‘I just want somebody to say I’m sorry’: disappointment after vandals desecrate memorial

Dorothy Reitsma passed away in February 2018

A memorial set up in remembrance of Houston resident Henry Reitsma’s late wife was vandalized for the second time in two years after an individual or individuals removed the heads of a plaque set up at the location representing the couple. (Submitted photo)

The husband of a late Houston community member has questions after a memorial commemorating his wife was damaged for the second time in as many years.

Henry Reitsma told Houston Today that he originally built the memorial to commemorate a spot which held a special significance to him and his late wife Dorothy, especially in the couple’s later years when he said his wife was unable to go for longer hikes but that they would still try to get out to take in the local views.

“She was suffering from brain cancer so that’s as far as she could walk,” he explained. “[So] I thought I’m going to build a bench so we can rest there before we start our walk back home.”

Dorothy passed away Feb. 5, 2018. Shortly after Reitsma added a plaque to the site in her memory. In addition, a statue of a mother holding her baby, symbolizing a family friend of the Reitsmas who had lost both their daughter and grandson in a car crash on Hungry Hill, was also added to the location.

This was partially destroyed last year when Reitsma said that vandals removed the plaque from its post and appeared to have used it as a frisbee, with his granddaughter eventually recovering it from the bottom of the hill where the memorial stood. During this incident the first statue was also destroyed.

Despite the shock of seeing a memorial dedicated to the two families vandalized in such a manner, both Reitsma and his neighbour decided it was important to rebuild the site. After reattaching the initial plaque to a stronger steel post an additional statue — this time of a couple, representing Henry and his wife — was added.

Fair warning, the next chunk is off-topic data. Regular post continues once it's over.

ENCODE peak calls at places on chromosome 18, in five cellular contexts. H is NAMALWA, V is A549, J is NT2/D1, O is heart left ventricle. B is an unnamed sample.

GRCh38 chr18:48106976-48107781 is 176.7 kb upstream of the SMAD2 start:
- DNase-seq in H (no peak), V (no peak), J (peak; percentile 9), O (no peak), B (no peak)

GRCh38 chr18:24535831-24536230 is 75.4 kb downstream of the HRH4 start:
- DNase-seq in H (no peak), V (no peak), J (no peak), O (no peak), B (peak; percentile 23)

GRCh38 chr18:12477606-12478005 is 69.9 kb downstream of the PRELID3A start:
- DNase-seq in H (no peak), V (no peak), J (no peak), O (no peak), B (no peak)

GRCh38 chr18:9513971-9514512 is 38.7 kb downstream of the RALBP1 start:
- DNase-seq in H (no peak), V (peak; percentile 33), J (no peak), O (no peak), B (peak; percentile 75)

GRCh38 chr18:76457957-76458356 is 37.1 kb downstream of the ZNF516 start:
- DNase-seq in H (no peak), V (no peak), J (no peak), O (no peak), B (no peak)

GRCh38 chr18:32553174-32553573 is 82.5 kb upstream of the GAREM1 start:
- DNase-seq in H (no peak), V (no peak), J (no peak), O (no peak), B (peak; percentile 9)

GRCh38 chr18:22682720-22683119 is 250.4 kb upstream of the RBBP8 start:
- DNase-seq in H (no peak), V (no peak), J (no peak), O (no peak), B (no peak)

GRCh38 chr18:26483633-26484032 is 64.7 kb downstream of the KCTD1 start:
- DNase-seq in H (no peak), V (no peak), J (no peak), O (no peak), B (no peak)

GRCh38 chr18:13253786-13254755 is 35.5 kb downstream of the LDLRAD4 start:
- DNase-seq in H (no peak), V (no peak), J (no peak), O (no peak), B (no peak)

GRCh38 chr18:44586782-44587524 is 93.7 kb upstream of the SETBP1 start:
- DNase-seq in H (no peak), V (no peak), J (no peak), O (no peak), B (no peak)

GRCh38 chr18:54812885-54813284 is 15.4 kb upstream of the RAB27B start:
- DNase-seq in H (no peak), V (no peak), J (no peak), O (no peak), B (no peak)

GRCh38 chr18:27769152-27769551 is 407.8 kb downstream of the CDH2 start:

It would stand there until about two-and-a-half weeks ago when Reitsma said it was once again destroyed by vandals who removed the heads from the new statue. He said while the act of vandalism was painful that they were not going to be intimidated or scared away by it.

“We are just not going to let vandalism get the best of us,” he said, adding that his neighbour will be ordering a new statue to replace the one which was destroyed.

As for Reitsma, he said above all the frustration he feels he just wishes that the individual or individuals who decided to vandalize the site realizes what they did was wrong.

“I just want somebody to say I’m sorry, I shouldn’t have done it,” he said. “They don’t even have to come to me and apologize or anything like that, it’s just something senseless and I hope the somebody who did it has learnt a lesson.”

Local author Debi Smith, who came across the vandalized memorial earlier this month, said that she couldn’t figure out what would possess someone to commit such an offense against such a personal monument.

“What is so terrible in that person’s life that they have to try and show their pain in this manner? Hurting others hopefully brings guilt and remorse which definitely doesn’t feel as good as love and acceptance.”

She said she hopes the vandal or vandals reassess their actions so that in the future memorials like Reitsma’s are around for all in the region to visit.

“May your life improve to where you can learn to enjoy and not destroy things that give pleasure.”

The Houston RCMP detachment told Houston Today that they were unable to locate a file on the most recent event, however Cpl. Mark Smaill confirmed a previous incident had taken place last year, adding that while there were a few suspects, no charges or arrests were made in response to the 2019 incident.

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